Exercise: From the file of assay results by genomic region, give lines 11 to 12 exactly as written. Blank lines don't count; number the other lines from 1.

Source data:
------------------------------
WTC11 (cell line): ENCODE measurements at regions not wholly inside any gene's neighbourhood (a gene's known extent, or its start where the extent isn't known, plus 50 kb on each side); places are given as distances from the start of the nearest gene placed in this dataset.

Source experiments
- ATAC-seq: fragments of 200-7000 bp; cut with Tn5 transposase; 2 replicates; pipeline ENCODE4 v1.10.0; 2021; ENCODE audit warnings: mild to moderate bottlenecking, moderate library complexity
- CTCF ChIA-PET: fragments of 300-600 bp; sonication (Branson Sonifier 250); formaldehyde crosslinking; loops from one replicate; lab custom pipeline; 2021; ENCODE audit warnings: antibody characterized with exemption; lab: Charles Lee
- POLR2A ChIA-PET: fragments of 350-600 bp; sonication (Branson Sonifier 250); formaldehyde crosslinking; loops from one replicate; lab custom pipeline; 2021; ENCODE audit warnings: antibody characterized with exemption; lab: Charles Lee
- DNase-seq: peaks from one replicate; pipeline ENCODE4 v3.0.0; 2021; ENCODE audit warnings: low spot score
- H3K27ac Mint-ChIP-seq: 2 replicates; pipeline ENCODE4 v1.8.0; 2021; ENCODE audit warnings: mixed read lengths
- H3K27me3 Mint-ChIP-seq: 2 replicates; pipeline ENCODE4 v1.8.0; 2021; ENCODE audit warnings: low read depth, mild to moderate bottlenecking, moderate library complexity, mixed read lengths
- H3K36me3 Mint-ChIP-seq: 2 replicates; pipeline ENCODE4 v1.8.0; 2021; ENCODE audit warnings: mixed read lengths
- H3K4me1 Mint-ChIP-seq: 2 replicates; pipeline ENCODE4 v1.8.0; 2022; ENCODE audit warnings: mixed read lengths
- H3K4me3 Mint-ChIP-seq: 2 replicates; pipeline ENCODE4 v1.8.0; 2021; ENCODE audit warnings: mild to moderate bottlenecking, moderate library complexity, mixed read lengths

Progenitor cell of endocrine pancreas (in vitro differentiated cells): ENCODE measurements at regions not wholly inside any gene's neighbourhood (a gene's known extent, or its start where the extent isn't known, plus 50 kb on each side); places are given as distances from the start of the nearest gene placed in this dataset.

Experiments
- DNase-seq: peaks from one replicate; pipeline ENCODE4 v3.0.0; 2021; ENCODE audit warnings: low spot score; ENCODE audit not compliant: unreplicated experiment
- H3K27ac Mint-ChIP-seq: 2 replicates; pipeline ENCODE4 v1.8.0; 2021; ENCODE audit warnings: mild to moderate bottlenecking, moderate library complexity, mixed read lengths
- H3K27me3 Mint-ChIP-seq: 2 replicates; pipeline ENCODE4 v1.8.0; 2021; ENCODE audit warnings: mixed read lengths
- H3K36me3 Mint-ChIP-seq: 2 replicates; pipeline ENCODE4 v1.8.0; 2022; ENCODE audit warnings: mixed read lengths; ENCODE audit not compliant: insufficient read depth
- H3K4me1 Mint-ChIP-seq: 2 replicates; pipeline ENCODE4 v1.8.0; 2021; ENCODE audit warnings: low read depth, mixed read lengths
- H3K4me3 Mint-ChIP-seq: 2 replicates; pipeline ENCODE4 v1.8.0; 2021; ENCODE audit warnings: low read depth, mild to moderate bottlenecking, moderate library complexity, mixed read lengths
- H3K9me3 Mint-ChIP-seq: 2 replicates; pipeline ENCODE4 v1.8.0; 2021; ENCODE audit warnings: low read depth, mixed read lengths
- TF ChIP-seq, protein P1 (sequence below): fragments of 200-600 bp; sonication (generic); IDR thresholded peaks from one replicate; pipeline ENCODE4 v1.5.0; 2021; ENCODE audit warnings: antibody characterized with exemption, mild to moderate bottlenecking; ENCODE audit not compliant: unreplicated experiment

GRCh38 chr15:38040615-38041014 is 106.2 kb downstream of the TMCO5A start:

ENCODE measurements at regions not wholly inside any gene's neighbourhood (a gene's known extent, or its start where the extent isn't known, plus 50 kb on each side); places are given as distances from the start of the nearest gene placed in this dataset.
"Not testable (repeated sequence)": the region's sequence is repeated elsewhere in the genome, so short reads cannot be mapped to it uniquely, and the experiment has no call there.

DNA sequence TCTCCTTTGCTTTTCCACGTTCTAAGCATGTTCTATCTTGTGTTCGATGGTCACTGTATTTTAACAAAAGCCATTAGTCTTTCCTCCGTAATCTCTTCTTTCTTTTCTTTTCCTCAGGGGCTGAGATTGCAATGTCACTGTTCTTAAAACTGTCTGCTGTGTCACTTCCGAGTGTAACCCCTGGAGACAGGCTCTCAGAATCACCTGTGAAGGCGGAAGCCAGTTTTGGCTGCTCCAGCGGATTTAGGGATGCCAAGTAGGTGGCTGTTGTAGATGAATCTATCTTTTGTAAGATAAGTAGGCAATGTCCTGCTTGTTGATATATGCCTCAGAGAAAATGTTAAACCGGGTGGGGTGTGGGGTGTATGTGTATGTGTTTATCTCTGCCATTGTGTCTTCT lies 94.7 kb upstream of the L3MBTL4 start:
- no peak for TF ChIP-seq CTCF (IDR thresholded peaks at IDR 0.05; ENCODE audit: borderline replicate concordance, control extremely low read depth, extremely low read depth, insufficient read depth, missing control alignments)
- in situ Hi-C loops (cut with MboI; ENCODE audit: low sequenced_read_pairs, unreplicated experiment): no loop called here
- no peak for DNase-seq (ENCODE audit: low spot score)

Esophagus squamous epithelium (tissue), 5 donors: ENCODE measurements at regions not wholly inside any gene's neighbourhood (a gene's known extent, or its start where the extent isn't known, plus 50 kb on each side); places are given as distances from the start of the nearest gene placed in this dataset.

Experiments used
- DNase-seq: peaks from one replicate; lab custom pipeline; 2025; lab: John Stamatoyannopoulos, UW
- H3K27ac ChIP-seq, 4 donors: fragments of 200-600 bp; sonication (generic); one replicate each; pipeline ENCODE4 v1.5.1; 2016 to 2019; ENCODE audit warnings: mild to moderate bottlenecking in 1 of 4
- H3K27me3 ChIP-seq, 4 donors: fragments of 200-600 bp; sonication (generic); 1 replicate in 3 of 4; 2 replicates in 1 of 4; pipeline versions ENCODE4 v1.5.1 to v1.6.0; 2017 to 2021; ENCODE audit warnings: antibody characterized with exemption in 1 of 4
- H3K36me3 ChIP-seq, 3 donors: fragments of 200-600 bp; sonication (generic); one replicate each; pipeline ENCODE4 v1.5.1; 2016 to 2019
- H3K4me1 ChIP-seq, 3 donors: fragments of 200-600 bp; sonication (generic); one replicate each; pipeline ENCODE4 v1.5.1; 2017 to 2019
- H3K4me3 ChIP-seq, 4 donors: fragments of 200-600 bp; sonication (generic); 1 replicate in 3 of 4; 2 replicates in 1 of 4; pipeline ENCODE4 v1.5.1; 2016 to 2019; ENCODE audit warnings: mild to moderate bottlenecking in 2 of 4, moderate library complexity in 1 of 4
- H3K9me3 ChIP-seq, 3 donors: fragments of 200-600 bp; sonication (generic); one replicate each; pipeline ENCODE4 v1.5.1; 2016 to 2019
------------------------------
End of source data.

- H3K4me3 Mint-ChIP-seq: 2 replicates; pipeline ENCODE4 v1.8.0; 2021; ENCODE audit warnings: mild to moderate bottlenecking, moderate library complexity, mixed read lengths

Progenitor cell of endocrine pancreas (in vitro differentiated cells): ENCODE measurements at regions not wholly inside any gene's neighbourhood (a gene's known extent, or its start where the extent isn't known, plus 50 kb on each side); places are given as distances from the start of the nearest gene placed in this dataset.